When Urbanism Was a Weapon in the Cold War
Zachary Laub reports in The Wilson Quarterly on the fascinating history of Ciudad Techo, a satellite city established on what was an abandoned airport on the outskirts of Bogota, Colombia. In 1961, President Kennedy laid the cornerstone for the first of what would become 10,000 homes in a plan to head off potential intrusions by communists into Colombia. By providing housing and a new sources of funding to Latin American countries, Laub writes, Kennedy hoped to "undercut radical proposals by raising the living standards of rural peasants and the urban poor. Once these formerly impoverished groups had been given a stake in the status quo, they would be loath to support far-left political parties or communist guerrilla movements." The city was the result of Kennedy's Alliance for Progress, described as "a New Deal, projected abroad." It was intended to spread middle-class American comforts, and consumer capitalism, throughout the Americas. However, many critics found Ciudad Techo underwhelming and poorly planned.
Most of Techo’s homes are two stories tall, and some have a haphazard third story stacked on top. They are canary yellow, lime green, silver with blue diamonds, and powder blue, and they line landscaped boulevards and snaking culs-de-sac, offering visual respite from the development’s surroundings: rows and rows of drab four- and five-story block apartment buildings that appear as if they extend all the way to the eastern cordillera on the horizon. The houses are all the same width, about three parking spaces across, except for a couple that have engulfed their neighbors.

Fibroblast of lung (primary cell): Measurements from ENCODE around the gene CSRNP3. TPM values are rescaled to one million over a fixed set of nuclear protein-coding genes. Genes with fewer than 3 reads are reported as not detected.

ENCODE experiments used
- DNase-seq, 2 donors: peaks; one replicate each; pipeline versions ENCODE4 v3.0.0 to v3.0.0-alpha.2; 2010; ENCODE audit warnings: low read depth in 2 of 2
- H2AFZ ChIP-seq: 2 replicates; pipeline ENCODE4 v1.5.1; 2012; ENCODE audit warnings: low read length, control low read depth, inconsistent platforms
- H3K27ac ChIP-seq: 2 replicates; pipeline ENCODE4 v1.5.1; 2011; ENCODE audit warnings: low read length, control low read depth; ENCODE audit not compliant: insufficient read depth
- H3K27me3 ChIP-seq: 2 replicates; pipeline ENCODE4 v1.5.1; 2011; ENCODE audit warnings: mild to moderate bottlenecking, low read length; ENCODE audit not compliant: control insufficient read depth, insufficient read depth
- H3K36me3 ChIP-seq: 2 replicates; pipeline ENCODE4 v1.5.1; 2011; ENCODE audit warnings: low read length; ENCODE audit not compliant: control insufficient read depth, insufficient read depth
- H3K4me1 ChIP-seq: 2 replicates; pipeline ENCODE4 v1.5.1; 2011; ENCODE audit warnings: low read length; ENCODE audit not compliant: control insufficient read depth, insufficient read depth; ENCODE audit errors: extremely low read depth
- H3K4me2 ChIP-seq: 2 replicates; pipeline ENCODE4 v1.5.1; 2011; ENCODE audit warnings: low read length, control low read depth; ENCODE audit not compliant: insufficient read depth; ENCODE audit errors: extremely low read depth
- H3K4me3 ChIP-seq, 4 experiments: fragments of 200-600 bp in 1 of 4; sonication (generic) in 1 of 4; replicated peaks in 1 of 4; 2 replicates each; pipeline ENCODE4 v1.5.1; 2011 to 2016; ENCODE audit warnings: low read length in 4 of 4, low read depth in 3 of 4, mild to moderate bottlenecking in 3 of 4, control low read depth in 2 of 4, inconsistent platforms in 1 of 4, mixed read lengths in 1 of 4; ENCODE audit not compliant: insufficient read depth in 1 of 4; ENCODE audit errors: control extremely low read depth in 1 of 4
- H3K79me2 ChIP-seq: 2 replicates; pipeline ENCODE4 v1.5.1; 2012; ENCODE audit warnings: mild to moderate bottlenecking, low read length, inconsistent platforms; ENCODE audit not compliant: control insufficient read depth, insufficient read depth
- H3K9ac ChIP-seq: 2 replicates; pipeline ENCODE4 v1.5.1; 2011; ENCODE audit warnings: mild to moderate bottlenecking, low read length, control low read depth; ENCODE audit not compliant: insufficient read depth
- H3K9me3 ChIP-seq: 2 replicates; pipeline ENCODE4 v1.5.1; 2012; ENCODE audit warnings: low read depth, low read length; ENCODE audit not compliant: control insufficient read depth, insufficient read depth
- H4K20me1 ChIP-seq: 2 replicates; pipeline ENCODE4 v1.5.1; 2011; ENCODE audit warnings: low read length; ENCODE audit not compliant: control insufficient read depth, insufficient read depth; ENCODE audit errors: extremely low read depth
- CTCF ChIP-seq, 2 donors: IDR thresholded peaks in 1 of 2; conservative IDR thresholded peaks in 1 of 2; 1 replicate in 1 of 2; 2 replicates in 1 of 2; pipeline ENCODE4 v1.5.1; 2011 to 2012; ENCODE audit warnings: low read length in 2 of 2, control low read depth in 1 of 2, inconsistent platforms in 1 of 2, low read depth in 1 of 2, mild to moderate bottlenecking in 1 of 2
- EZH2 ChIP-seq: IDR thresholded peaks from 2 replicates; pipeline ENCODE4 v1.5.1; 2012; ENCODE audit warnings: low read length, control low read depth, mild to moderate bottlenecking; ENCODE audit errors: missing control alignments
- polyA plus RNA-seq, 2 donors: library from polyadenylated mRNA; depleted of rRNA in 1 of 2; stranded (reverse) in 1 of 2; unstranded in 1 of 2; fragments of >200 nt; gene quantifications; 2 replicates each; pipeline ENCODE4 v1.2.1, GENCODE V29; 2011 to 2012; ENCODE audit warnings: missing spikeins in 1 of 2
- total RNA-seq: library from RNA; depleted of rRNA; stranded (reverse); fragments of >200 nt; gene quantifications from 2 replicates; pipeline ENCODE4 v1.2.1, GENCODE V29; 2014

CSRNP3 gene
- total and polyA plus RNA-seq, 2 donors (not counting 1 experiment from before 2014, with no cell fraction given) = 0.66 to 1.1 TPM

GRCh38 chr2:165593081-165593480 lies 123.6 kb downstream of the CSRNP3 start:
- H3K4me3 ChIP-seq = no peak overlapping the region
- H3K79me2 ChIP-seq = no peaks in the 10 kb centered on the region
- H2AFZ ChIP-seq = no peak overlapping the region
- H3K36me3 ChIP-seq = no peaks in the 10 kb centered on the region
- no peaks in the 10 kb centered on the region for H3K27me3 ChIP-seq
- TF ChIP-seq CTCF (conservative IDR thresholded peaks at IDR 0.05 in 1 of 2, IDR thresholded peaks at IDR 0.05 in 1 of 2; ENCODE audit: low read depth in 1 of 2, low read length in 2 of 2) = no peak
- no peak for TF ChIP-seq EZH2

A critic writing in the Colombian architectural journal Escala in 1963 argued that the new city was clumsily planned. Housing density was distributed unevenly, with little relation to the small space allotted to parks, or to projected commercial centers. Superblocks restrict pedestrian circulation. The account suggests a city that is visually and culturally monotonous.
Ciudad Techo has since been swallowed up by Bogota's urban sprawl, and the neighborhood has become gentrified, reports Laub. The Alliance for Progress program the spurred the development of the city ended within a decade, and the United States "would come to see the region’s militaries as a more dependable bulwark against communist subversion..."